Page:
Home Introduction Persons Geogr. Sources Events Mijn blog(Nederlands)
Religion Subjects Images Queries Links Contact Do not fly Iberia
This is a non-commercial site. Any revenues from Google ads are used to improve the site.

Custom Search
Quote of the day: Agrippina, who was terrible in her hatre
Notes
Display Latin text
The Gallic War (De Bello Gallico) by Julius Caesar
Translated by Alfred John Church and William Jackson Brodribb
Book VII Chapter 30: Caesar and Vercingetorix. The Gauls take courage.[52 BC]
Next chapter
Return to index
Previous chapter
This speech was not disagreeable to the Gauls, principally, because he himself was not disheartened by receiving so severe a loss, and had not concealed himself, nor shunned the eyes of the people: and he was believed to possess greater foresight and sounder judgment than the rest, because, when the affair was undecided, he had at first been of opinion that Avaricum should be burnt, and afterward that it should be abandoned. Accordingly, as ill success weakens the authority of other generals, so, on the contrary, his dignity increased daily, although a loss was sustained: at the same time they began to entertain hopes, on his assertion, of uniting the rest of the states to themselves, and on this occasion, for the first time, the Gauls began to fortify their camps, and were so alarmed that although they were men unaccustomed to toil, yet they were of opinion that they ought to endure and suffer every thing which should be imposed upon them.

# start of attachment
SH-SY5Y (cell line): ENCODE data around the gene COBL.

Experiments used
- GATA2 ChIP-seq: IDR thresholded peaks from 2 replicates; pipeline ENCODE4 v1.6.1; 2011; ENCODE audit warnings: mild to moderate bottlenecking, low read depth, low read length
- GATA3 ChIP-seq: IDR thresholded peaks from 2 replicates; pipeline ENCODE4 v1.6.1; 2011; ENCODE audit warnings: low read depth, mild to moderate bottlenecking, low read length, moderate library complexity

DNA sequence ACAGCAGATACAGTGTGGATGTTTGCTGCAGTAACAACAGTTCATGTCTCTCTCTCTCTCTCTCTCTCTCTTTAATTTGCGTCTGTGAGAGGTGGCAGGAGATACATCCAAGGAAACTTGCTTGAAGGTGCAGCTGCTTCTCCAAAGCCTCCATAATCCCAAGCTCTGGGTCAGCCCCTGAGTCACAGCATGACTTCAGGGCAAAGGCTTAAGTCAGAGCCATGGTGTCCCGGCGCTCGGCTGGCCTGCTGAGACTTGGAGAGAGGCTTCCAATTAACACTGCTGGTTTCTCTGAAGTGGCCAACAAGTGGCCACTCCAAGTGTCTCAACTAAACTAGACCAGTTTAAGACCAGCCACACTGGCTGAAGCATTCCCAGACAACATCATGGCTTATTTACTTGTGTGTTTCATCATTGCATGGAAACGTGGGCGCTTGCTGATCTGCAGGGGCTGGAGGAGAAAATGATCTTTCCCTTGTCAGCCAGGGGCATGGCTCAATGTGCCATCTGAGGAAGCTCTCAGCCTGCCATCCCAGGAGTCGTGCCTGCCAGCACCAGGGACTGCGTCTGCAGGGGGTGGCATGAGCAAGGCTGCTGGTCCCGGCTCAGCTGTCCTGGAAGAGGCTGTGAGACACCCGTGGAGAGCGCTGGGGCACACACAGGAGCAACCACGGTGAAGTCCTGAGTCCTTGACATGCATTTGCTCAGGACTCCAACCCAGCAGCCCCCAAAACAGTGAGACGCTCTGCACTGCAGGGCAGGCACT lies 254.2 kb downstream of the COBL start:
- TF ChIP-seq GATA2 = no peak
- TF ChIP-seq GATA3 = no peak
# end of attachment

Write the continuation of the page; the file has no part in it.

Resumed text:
Event: Caesar and Vercingetorix